There is a clock at the University of Chicago called the Doomsday Clock whose time perpetually lingers just shy of midnight. On this clock, midnight metaphorically represents full nuclear war bringing an end to all civilization, and the clock is meant as a gauge to constantly indicate humankind's proximity to this horrific event.
When it was introduced in 1947, it was set for seven minutes to midnight. Since that day, its minute hand has wandered around on the upper-left quarter of the clock face, inching closer to 12:00 when the threat of nuclear war grows, and crawling away as the risk fades. It has been as close as two minutes to midnight in 1953, and as far as seventeen minutes in 1991. If its caretakers ever set it for midnight, it will probably be the last thing they ever do.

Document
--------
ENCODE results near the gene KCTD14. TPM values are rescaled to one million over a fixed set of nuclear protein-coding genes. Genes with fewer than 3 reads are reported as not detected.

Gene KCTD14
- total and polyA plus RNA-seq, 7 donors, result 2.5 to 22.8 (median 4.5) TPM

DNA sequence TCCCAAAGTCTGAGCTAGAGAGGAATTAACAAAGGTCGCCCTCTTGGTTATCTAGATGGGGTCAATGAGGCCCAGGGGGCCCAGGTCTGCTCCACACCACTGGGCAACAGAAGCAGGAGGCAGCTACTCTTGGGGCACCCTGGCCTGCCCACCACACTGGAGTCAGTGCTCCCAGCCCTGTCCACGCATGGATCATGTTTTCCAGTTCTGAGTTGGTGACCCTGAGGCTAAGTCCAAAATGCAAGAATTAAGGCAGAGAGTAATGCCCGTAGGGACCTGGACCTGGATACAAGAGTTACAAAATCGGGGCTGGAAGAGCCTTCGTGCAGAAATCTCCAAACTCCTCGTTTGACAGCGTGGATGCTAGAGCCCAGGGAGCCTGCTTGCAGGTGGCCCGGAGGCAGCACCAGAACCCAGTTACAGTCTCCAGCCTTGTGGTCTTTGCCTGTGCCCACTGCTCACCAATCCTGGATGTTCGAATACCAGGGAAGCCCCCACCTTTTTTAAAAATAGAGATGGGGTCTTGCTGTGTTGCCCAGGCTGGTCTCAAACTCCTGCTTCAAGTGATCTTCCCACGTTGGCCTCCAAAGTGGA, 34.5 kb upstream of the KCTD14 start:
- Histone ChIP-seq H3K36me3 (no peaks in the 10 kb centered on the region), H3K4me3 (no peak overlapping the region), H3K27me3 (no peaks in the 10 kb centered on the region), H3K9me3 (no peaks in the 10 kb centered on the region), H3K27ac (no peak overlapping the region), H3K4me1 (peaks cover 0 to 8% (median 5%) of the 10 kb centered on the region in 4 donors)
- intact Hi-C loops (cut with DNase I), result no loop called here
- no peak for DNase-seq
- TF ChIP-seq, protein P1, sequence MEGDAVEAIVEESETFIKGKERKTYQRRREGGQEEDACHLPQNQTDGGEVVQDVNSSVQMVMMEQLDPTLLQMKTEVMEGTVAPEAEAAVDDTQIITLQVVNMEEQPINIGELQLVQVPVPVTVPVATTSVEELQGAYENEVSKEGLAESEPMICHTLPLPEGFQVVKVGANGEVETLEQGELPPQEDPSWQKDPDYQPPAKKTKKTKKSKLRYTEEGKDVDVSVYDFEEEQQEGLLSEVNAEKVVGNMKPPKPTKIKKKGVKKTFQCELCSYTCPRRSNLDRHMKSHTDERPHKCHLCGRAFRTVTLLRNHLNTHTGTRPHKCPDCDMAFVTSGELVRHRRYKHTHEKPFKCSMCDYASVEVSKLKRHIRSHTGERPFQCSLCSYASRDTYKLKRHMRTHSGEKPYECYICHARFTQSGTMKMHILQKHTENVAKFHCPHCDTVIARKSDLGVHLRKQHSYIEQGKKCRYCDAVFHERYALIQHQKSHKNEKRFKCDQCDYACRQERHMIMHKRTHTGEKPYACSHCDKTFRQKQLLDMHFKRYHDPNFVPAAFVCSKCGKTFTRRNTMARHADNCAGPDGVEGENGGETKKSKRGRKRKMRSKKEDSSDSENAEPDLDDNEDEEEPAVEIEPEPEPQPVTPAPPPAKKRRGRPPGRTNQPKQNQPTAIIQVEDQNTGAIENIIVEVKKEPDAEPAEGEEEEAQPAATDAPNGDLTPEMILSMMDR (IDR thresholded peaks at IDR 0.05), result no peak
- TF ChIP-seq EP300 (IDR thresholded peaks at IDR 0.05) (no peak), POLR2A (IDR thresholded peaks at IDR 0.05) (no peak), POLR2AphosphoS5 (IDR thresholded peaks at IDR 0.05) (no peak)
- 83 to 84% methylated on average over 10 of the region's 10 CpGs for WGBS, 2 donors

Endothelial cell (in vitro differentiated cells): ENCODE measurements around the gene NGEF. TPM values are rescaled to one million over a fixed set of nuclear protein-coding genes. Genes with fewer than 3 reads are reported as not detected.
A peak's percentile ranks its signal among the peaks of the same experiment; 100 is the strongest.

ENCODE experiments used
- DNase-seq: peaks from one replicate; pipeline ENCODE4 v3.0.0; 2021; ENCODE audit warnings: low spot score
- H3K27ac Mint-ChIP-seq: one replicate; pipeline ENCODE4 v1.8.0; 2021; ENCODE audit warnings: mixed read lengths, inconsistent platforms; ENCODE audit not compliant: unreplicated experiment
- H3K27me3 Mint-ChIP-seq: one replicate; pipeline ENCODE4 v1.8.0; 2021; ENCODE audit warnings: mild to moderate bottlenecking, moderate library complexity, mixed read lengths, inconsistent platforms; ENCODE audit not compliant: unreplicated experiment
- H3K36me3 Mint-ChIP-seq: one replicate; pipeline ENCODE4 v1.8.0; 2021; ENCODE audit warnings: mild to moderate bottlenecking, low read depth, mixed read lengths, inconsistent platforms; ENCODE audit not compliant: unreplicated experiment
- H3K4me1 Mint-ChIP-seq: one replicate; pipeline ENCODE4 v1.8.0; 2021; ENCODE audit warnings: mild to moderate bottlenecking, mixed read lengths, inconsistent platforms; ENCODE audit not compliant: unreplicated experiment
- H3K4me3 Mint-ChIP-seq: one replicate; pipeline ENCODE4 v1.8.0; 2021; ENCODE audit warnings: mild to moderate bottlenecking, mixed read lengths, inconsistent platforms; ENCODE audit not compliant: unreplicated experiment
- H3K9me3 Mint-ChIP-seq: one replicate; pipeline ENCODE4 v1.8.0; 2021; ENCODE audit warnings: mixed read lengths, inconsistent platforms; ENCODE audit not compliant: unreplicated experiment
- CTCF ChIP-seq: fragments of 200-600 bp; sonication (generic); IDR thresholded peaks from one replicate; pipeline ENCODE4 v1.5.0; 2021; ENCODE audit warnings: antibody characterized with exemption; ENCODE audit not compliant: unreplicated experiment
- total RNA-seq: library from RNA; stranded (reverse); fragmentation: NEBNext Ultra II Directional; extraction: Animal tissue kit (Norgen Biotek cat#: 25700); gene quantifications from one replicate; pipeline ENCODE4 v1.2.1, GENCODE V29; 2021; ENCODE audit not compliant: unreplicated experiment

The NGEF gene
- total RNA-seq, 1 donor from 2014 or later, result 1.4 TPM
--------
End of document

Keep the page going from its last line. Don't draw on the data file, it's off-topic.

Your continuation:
The custodians of this clock have been the men and women of the Board of Directors of the Bulletin of the Atomic Scientists. The Bulletin is a publication which was founded in 1945 by many former Manhattan Project physicists, and over the years contributors have included Albert Einstein, Edward Teller, J. Robert Oppenheimer, Carl Sagan, Wernher von Braun, Al Gore, Isaac Asimov, and Arthur C. Clarke to name but a few.
Today it stands at seven minutes to the hour. Whenever you're curious how near humanity is to destroying itself, you can check the status on the Doomsday Clock homepage. It's good to stay abreast of this sort of thing so you can plan your schedule around it.